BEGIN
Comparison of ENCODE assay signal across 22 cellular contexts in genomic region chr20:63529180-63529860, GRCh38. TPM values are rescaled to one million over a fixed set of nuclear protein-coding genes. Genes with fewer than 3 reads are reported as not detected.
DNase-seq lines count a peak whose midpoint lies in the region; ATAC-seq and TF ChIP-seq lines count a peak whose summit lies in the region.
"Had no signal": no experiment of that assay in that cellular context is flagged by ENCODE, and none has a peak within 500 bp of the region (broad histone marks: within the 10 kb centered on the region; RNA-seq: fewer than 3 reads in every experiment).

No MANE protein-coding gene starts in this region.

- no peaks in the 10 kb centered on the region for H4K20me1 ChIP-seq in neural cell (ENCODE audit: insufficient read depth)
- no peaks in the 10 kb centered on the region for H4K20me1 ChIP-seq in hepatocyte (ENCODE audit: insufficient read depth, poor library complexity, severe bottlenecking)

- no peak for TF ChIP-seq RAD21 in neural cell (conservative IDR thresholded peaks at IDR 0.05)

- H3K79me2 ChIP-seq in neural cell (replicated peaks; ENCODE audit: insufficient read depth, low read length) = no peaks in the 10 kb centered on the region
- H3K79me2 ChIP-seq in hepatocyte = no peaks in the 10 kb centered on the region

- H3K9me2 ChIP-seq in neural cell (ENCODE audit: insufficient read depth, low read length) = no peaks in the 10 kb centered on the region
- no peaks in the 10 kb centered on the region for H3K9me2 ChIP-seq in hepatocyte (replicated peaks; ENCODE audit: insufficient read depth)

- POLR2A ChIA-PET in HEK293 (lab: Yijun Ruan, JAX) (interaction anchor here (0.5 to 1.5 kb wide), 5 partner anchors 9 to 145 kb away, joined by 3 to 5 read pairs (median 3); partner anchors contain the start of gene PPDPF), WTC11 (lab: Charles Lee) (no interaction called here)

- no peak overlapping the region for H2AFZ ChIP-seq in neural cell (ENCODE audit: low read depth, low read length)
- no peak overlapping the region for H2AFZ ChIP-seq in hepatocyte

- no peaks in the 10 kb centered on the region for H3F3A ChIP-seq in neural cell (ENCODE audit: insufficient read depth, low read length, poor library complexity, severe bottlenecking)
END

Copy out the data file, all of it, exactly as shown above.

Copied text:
Comparison of ENCODE assay signal across 22 cellular contexts in genomic region chr20:63529180-63529860, GRCh38. TPM values are rescaled to one million over a fixed set of nuclear protein-coding genes. Genes with fewer than 3 reads are reported as not detected.
DNase-seq lines count a peak whose midpoint lies in the region; ATAC-seq and TF ChIP-seq lines count a peak whose summit lies in the region.
"Had no signal": no experiment of that assay in that cellular context is flagged by ENCODE, and none has a peak within 500 bp of the region (broad histone marks: within the 10 kb centered on the region; RNA-seq: fewer than 3 reads in every experiment).

No MANE protein-coding gene starts in this region.

- no peaks in the 10 kb centered on the region for H4K20me1 ChIP-seq in neural cell (ENCODE audit: insufficient read depth)
- no peaks in the 10 kb centered on the region for H4K20me1 ChIP-seq in hepatocyte (ENCODE audit: insufficient read depth, poor library complexity, severe bottlenecking)

- no peak for TF ChIP-seq RAD21 in neural cell (conservative IDR thresholded peaks at IDR 0.05)

- H3K79me2 ChIP-seq in neural cell (replicated peaks; ENCODE audit: insufficient read depth, low read length) = no peaks in the 10 kb centered on the region
- H3K79me2 ChIP-seq in hepatocyte = no peaks in the 10 kb centered on the region

- H3K9me2 ChIP-seq in neural cell (ENCODE audit: insufficient read depth, low read length) = no peaks in the 10 kb centered on the region
- no peaks in the 10 kb centered on the region for H3K9me2 ChIP-seq in hepatocyte (replicated peaks; ENCODE audit: insufficient read depth)

- POLR2A ChIA-PET in HEK293 (lab: Yijun Ruan, JAX) (interaction anchor here (0.5 to 1.5 kb wide), 5 partner anchors 9 to 145 kb away, joined by 3 to 5 read pairs (median 3); partner anchors contain the start of gene PPDPF), WTC11 (lab: Charles Lee) (no interaction called here)

- no peak overlapping the region for H2AFZ ChIP-seq in neural cell (ENCODE audit: low read depth, low read length)
- no peak overlapping the region for H2AFZ ChIP-seq in hepatocyte

- no peaks in the 10 kb centered on the region for H3F3A ChIP-seq in neural cell (ENCODE audit: insufficient read depth, low read length, poor library complexity, severe bottlenecking)